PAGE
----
This post is also available in: esEspañol

A new bill is headed to the desk of President Trump after the U.S House of Representatives passed legislation that promises to make it easier for small businesses to access capital and spur economic growth for the middle-class. The bill is the third iteration of the JOBS Act of 2012, and is nicknamed JOBS 3.0 by those on the street. It consists of thirty-two individual laws and was passed almost unanimously, voting 406-6. Congressman from both sides of the aisle have worked on it, and the bill is receiving praise from policy pundits.

How does this bill affect the Blockchain community? In funding and participation abilities. Currently, companies launching Initial Coin Offerings and Security Token Offerings are limited in the United States. This new definition increases the number of American investors from 99 to 250 and creates a better definition of “accredited”

“Like the original JOBS Act, the Jumpstart Our Business Startups Act signed by President Obama in 2012, this 3.0 legislation is bipartisan recognition that middle-class investors and entrepreneurs need Congress to cut red tape impeding their ability to achieve the American Dream,” said John Berlau, Competitive Enterprise Institute senior fellow.

“The bill builds on the important reforms of the original JOBS Act, easing barriers for non-wealthy but experienced investors to buy into private stock offerings and freeing small and midsize public companies from the some of the most onerous mandates of Sarbanes-Oxley and Dodd-Frank,” Berlau said. “It’s urgent that the Senate complete work on this package and send to the president to be signed into law.”

One highlight of the bill is a change to the definition of accredited investor status in the US. An accredited investor is an individual that has authority to invest money into products not registered by financial regulators. Currently, an accredited investor is a person who possesses $1,000,000 in net worth (excluding primary residence) demonstrates income or joint income over $200,000 or $300,000, respectively. This minimum requirement excludes a majority of individuals. Current estimates show that only 8.25% of American households qualify as accredited.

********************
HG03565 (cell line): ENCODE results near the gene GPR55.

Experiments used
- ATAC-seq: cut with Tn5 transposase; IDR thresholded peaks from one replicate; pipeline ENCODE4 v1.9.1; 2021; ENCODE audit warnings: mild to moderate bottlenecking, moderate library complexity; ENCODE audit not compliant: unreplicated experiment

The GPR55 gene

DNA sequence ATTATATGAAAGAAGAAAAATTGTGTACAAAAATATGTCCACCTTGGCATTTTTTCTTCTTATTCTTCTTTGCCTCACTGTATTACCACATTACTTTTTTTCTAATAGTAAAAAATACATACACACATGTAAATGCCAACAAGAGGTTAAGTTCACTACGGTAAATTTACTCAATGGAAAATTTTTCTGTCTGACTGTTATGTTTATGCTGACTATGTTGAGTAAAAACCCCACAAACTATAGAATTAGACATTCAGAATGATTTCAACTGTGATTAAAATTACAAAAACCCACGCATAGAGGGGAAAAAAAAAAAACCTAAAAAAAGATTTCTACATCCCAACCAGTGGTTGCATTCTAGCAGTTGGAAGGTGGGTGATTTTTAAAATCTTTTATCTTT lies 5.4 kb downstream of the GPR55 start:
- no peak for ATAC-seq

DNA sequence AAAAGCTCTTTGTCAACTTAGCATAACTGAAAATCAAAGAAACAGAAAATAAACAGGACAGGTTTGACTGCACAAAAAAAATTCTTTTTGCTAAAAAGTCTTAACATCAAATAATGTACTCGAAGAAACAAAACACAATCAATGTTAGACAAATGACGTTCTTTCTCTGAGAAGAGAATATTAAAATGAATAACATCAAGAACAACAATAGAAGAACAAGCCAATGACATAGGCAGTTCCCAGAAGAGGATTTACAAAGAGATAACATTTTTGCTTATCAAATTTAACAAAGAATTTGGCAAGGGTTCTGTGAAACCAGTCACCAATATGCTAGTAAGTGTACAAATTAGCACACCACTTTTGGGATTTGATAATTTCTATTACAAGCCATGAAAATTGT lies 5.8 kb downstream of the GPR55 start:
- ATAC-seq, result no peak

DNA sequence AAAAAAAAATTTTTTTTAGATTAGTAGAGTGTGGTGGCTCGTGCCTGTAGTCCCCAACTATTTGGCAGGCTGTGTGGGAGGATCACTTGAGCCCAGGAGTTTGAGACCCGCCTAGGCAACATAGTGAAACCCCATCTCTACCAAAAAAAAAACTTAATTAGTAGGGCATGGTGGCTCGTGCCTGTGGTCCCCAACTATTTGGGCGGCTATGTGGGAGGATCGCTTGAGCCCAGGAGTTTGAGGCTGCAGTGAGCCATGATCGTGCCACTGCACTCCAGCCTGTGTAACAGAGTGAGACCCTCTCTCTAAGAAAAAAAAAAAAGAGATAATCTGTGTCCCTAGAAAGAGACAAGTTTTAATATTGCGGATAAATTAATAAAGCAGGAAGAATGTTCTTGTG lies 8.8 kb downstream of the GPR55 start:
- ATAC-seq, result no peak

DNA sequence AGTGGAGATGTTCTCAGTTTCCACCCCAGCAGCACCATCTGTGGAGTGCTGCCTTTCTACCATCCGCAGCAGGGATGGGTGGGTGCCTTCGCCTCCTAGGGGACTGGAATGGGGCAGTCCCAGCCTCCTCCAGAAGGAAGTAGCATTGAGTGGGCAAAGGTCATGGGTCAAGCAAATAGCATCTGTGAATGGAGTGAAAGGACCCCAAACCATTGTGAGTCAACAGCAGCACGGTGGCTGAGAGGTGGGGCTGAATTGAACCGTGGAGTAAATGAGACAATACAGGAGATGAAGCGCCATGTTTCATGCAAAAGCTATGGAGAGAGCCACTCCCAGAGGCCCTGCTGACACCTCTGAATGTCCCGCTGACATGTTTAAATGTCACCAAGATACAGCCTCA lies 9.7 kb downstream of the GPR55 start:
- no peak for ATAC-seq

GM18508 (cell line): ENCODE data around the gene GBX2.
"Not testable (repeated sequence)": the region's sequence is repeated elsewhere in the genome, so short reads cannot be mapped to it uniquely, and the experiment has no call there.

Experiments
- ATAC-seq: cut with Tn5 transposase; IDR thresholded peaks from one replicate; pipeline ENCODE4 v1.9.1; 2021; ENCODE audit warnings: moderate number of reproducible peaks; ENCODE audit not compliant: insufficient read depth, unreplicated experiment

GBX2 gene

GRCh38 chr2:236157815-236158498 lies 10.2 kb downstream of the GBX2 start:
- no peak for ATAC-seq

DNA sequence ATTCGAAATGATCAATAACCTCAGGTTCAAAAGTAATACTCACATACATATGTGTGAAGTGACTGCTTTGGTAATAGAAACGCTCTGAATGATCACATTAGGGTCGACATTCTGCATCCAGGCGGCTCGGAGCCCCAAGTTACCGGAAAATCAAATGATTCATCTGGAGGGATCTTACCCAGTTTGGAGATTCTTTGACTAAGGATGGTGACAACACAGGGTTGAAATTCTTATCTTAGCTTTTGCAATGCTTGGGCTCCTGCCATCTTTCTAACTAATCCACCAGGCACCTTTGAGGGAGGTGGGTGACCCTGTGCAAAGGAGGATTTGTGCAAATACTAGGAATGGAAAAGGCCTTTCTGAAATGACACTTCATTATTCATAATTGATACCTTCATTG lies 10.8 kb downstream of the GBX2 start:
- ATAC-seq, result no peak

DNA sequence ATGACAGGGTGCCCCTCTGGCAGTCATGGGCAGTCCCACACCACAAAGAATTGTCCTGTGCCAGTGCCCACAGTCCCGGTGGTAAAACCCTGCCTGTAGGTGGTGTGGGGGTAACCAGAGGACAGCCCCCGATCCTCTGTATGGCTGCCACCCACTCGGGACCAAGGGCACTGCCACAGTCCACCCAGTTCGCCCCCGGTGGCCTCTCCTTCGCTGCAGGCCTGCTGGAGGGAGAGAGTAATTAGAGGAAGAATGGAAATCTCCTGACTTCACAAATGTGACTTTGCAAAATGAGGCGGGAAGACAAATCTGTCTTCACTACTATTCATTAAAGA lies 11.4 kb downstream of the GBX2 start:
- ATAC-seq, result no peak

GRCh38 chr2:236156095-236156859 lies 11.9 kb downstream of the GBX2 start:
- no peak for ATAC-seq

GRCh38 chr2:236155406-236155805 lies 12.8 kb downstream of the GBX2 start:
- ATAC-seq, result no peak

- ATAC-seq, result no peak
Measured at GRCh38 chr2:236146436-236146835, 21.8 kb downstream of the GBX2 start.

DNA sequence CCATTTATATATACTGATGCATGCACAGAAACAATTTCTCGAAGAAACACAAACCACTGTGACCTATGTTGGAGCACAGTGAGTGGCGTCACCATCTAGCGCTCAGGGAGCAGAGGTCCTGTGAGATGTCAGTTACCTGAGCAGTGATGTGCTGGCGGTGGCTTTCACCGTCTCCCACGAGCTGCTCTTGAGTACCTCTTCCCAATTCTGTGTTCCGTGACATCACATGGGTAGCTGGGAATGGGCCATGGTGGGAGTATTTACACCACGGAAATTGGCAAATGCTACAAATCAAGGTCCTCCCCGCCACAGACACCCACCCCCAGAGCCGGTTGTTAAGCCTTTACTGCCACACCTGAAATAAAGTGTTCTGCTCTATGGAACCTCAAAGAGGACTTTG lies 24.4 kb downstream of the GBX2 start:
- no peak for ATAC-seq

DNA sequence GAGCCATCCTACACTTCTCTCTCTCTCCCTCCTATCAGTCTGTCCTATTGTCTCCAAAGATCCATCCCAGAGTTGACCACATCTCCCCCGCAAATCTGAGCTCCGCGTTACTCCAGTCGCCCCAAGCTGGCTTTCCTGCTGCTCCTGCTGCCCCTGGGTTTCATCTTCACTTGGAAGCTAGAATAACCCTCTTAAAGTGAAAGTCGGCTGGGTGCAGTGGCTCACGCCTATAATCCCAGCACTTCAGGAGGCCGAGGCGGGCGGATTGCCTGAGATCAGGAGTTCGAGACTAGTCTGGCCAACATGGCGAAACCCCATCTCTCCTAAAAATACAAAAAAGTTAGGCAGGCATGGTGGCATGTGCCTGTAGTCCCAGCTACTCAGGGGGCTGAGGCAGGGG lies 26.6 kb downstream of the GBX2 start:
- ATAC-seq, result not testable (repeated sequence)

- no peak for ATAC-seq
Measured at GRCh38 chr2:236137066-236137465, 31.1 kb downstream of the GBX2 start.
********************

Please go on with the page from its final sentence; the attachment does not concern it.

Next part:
JOBS 3.0 modifies the definition of accredited investors. In addition to those who meet the wealth requirements, education now plays a factor. “An individual determined by the Securities and Exchange Commission (SEC) to have qualifying education or experience” will be able to gain accredited investor status.

The new addition opens up a lot of unanswered questions. What does qualifying education or experience mean? The definition could be interpreted in a number of different ways. In a general sense, that could mean possessing a professional certification (such as a CFA) would be necessary to qualify. A stricter interpretation of the rule could require needing restaurant experience to make an investment in a restaurant, for example.

In the past, people have been critical of the restrictions to obtain accredited investor status. In an article titled “What Is An Accredited Investor And Is The Definition Fair?”, pseudonymous investment blogger Financial Samurai offers his solutions to the debate.

“1) Any person can invest in private offerings so long as they limit their total investments to no more than 20% of their net worth.
2) Any person who wants to become an accredited investor must pass an accredited investor exam, which tests a person’s investment knowledge.
3) A combination of the above two.”

With the imminent implementation of JOBS 3.0, and the vague language surrounding accredited investor status, these debates will become the norm as legislators try to apply the new definitions.